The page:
A special example of this principle applies to the completely paralysed limb in which the poor prognosis for recovery in any one of its muscles has already been recognised (Seddon 1949). In such cases the anterior horns of the spinal cord are often completely devoid of motor cells. In this series there were twenty-two lower limbs in which no muscle was active one month after the onset (except, in a few cases, for a feeble contraction in the small muscles of the foot). All the muscles in all of these limbs remained completely paralysed at the end of three years. In contrast, in the whole series 33 per cent of muscles that were completely paralysed at one month showed some recovery.

DETERIORATION IN MUSCLE POWER

A loss of power between one muscle test and the next was very uncommon. It was never seen in this series in any of the muscles of the upper limb except in the thenar muscles on three occasions, in each of which power was regained at the subsequent muscle test.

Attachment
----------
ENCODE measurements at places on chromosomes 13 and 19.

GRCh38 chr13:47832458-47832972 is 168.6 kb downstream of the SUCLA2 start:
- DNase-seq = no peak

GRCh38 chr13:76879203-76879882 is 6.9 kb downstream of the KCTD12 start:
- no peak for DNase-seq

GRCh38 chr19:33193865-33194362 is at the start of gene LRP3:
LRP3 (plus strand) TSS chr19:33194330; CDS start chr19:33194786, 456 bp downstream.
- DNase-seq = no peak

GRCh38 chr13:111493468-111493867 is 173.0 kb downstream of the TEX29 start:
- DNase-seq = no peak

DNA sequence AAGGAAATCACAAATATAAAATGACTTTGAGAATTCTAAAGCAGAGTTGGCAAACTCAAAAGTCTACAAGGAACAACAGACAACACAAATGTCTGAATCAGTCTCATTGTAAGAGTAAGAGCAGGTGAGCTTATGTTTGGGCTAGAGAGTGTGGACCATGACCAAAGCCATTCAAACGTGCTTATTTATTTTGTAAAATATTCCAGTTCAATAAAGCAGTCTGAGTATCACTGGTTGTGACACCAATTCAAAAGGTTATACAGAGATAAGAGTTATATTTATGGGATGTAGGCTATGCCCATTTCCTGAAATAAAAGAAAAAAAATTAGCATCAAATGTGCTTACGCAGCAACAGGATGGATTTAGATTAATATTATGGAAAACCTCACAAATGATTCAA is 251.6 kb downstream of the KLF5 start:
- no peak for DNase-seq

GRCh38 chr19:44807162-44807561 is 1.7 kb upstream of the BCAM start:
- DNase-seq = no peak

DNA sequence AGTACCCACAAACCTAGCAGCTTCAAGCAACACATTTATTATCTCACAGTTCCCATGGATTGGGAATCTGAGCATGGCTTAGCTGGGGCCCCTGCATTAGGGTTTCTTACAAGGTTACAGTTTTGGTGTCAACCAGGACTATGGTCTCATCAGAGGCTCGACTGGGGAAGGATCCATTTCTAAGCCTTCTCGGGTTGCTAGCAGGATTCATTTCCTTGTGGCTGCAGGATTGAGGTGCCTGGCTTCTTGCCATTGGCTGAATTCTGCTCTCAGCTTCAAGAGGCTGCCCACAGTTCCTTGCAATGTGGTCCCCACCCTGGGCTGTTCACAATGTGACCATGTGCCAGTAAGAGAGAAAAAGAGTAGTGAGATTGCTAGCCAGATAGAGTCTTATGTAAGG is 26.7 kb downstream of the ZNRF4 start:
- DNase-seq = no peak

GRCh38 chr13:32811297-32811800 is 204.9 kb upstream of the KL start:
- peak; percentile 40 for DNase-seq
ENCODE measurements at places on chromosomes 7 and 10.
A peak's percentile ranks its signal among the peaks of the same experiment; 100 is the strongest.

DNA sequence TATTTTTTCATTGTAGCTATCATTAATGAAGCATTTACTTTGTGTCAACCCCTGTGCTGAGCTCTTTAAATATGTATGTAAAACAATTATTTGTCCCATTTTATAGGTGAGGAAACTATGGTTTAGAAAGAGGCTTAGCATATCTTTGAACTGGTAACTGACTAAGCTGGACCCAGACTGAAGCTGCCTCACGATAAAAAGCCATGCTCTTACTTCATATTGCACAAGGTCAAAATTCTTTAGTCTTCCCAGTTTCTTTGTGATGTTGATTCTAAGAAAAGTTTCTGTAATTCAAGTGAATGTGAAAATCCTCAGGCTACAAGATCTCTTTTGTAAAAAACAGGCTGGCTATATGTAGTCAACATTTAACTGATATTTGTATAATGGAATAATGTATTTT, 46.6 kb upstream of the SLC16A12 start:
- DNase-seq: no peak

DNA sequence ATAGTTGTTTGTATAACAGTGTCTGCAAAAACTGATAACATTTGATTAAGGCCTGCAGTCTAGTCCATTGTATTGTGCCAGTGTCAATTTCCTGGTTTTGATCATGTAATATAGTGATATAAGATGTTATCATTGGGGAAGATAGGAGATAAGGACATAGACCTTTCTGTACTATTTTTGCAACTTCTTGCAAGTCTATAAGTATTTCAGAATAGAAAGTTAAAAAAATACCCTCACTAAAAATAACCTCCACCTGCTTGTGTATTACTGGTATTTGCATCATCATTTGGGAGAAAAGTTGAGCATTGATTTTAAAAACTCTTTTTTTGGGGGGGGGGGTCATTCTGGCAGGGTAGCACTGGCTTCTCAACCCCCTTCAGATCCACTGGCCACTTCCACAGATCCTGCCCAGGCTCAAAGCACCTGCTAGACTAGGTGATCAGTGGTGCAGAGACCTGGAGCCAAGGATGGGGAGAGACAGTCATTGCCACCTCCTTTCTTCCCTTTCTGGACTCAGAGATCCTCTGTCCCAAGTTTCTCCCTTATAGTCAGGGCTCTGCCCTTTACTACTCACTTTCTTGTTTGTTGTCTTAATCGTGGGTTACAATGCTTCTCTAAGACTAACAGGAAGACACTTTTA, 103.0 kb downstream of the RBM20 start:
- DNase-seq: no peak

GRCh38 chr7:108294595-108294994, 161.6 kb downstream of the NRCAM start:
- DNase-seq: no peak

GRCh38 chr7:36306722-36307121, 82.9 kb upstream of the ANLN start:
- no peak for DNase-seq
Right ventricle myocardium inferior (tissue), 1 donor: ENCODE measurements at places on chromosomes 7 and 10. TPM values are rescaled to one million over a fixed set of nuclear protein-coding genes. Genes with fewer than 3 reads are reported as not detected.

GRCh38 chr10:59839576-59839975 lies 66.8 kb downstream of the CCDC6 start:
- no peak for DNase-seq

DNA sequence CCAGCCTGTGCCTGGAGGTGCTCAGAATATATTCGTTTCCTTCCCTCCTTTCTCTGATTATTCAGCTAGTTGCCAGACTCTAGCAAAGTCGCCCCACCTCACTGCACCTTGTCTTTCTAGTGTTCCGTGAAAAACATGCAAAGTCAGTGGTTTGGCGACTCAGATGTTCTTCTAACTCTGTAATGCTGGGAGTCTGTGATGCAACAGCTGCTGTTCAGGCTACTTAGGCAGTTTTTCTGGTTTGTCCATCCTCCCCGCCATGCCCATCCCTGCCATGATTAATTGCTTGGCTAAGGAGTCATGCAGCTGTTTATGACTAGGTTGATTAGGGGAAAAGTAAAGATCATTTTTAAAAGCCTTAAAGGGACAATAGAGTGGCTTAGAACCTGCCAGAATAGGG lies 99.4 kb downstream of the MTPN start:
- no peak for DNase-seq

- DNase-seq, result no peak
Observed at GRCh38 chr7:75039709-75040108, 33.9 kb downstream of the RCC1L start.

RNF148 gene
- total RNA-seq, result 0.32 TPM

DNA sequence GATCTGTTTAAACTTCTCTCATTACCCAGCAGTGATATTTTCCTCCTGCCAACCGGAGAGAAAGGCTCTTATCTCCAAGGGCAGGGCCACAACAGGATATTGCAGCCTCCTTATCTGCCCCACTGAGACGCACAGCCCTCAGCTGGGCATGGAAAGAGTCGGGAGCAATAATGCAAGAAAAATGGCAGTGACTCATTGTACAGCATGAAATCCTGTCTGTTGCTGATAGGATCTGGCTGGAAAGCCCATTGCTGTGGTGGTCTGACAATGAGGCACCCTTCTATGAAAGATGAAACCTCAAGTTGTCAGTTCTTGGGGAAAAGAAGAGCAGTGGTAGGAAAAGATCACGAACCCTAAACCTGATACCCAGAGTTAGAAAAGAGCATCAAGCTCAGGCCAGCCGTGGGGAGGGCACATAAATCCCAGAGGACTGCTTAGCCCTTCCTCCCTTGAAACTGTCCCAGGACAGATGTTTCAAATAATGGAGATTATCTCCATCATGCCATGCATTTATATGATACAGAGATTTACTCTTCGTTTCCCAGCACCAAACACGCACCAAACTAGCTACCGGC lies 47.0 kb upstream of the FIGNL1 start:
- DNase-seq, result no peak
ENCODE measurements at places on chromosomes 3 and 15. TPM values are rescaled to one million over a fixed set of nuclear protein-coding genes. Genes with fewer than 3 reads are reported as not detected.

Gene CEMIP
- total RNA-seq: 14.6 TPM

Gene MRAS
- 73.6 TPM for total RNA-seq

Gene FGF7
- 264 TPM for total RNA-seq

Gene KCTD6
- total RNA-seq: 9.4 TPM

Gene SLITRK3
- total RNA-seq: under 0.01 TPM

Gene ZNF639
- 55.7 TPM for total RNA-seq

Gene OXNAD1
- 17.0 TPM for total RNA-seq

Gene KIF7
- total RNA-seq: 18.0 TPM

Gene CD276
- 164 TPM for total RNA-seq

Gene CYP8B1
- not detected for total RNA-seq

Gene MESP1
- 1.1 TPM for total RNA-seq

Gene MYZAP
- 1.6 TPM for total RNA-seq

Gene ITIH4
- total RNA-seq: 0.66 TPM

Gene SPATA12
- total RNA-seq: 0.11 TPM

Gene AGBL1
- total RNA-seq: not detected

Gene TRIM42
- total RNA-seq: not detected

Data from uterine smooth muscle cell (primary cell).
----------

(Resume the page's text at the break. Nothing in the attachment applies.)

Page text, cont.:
In the lower limb thirty-four instances of deterioration were observed, an incidence of 0.03 per cent. In thirty-one of these the deterioration did not continue; the muscle power either remained stationary at the next muscle test or the original power was regained. The muscles predominantly affected were extensor digitorum longus (five times), extensor hallucis longus (four times), the hip abductors (four times) and tibialis anterior (three times).

Three permanent deteriorations, in which a muscle continued to decrease in power until it became clinically completely paralysed, although initially it had been assessed at grade 2 or grade 3, were observed in tibialis anterior, extensor hallucis longus and extensor digitorum longus. In each of these instances a strong opposing force (muscle pull or gravity) was present.

DISCUSSION

The key to the understanding of muscle recovery in poliomyelitis is the division of the paralysis into a "recoverable" and an "irrecoverable" fraction whose proportions are determined in each case by the site and extent of the motor nerve cell destruction that has occurred during the acute stage of the disease.

It is the irrecoverable fraction that accounts for the variability of the disease upon which Courtney and other writers have commented. This is the factor that governs the general severity of the paralysis in an epidemic, in a patient, or in a limb, and that is responsible for the apparent differences in the power of recovery of different muscles.